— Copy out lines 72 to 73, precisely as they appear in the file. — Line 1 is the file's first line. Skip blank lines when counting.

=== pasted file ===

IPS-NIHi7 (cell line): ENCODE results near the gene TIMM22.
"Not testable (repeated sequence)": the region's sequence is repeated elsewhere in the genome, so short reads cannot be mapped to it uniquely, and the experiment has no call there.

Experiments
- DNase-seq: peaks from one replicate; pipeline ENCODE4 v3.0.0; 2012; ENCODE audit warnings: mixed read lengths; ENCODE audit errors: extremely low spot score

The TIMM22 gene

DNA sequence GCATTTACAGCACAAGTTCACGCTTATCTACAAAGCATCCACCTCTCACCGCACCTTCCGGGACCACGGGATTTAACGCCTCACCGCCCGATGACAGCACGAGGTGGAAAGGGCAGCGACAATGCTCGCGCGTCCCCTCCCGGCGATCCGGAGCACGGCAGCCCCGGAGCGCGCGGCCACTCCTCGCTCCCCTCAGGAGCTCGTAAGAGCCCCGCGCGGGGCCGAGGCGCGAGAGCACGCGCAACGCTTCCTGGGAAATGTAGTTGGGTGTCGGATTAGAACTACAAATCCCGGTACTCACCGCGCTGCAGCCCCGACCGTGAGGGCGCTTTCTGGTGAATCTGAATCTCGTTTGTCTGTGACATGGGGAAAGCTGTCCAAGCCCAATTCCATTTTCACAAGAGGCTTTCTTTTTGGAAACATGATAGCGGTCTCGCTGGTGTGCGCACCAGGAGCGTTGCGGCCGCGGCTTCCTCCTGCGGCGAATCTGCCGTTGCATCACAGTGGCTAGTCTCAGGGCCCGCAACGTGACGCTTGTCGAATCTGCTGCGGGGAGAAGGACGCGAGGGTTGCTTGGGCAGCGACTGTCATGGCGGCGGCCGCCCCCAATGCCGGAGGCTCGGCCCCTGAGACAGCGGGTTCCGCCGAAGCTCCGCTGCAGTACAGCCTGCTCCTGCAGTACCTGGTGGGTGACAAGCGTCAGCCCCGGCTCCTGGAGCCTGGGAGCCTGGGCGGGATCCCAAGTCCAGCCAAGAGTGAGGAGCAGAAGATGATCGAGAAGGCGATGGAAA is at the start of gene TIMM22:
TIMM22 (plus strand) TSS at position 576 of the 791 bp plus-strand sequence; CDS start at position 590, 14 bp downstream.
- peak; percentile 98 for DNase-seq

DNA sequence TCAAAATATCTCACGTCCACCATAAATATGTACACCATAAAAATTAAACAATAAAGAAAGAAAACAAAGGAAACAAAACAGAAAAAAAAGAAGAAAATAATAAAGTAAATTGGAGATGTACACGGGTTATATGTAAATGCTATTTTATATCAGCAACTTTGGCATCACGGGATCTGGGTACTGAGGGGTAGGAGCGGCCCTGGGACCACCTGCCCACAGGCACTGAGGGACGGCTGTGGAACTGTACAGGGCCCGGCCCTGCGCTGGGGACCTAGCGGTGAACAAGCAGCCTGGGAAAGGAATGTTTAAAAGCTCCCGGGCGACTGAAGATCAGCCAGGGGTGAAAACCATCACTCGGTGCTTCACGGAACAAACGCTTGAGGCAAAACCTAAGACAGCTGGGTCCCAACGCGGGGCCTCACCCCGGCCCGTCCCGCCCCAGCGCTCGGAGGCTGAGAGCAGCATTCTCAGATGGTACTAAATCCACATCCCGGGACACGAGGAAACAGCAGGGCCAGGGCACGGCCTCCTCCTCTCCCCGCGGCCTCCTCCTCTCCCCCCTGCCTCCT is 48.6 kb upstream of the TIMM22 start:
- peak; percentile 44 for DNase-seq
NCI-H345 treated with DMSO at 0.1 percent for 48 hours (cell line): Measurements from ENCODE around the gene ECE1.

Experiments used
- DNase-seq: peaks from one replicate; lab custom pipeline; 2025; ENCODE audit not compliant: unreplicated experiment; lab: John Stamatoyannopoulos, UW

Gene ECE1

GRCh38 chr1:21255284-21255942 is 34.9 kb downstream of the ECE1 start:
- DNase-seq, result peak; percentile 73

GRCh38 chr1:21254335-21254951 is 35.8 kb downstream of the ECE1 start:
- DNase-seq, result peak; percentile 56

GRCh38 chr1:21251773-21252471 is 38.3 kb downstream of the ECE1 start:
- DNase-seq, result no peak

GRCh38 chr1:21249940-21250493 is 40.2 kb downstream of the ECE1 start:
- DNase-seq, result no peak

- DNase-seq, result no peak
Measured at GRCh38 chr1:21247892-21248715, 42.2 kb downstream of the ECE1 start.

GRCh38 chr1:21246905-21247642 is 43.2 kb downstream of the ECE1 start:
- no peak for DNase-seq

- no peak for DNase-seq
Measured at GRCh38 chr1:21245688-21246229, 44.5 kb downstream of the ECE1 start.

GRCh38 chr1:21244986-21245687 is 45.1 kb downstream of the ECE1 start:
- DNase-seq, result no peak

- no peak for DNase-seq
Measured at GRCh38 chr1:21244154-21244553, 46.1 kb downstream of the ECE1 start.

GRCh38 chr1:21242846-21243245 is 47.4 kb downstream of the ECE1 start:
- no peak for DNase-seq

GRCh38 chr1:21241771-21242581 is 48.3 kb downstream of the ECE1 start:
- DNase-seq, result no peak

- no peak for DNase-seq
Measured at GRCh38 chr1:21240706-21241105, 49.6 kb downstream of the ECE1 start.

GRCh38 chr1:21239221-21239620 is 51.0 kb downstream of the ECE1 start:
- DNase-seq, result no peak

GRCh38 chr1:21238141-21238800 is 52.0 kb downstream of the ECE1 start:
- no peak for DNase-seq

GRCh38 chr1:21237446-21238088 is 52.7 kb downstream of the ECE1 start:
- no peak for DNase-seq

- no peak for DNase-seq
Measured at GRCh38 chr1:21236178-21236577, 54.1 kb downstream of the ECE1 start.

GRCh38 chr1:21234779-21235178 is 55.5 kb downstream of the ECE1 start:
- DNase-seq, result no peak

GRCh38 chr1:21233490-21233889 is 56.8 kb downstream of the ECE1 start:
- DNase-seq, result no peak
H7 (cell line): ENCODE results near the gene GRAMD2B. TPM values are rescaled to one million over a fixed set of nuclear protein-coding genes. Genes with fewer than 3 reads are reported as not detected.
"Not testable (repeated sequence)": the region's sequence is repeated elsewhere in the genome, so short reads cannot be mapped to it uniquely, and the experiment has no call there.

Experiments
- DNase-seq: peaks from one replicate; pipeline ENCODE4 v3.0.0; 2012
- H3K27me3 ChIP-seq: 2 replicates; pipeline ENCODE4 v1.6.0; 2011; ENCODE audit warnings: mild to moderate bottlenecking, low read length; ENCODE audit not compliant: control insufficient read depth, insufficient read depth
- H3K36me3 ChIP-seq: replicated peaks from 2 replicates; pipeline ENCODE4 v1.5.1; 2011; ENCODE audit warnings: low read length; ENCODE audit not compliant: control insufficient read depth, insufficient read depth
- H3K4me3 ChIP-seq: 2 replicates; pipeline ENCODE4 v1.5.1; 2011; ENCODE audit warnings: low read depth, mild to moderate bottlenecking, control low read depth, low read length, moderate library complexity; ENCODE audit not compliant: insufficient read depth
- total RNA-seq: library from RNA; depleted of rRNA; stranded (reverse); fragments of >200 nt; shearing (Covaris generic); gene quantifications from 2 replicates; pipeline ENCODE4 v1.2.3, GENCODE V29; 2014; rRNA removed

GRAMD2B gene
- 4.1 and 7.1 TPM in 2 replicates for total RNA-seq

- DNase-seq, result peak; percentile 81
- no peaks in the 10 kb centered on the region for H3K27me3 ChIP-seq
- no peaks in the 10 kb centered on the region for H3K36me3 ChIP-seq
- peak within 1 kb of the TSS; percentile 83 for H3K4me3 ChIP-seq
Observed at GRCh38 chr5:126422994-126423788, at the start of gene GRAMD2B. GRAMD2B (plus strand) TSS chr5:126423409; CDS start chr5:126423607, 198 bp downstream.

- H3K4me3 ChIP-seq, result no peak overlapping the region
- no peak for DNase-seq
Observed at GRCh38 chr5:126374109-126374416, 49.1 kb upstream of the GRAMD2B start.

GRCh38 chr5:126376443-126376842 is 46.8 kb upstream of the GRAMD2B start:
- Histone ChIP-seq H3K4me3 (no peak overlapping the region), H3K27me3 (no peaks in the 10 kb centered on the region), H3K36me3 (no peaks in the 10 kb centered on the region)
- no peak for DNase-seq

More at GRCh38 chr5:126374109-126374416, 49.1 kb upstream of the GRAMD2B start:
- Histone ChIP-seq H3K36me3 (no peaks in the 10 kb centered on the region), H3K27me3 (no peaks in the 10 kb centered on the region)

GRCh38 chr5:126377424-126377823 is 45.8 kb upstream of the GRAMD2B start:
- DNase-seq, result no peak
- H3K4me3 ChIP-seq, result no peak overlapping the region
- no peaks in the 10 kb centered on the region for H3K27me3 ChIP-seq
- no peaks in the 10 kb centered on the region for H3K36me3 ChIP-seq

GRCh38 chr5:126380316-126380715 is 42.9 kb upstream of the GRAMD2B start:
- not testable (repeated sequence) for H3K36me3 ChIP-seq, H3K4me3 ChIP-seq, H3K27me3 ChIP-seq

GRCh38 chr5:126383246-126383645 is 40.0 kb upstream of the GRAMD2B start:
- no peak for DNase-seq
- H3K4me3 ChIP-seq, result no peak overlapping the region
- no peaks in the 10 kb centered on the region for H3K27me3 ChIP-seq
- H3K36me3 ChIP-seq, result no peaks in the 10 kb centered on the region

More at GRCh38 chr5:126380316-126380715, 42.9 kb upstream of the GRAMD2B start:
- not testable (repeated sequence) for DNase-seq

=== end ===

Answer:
More at GRCh38 chr5:126374109-126374416, 49.1 kb upstream of the GRAMD2B start:
- Histone ChIP-seq H3K36me3 (no peaks in the 10 kb centered on the region), H3K27me3 (no peaks in the 10 kb centered on the region)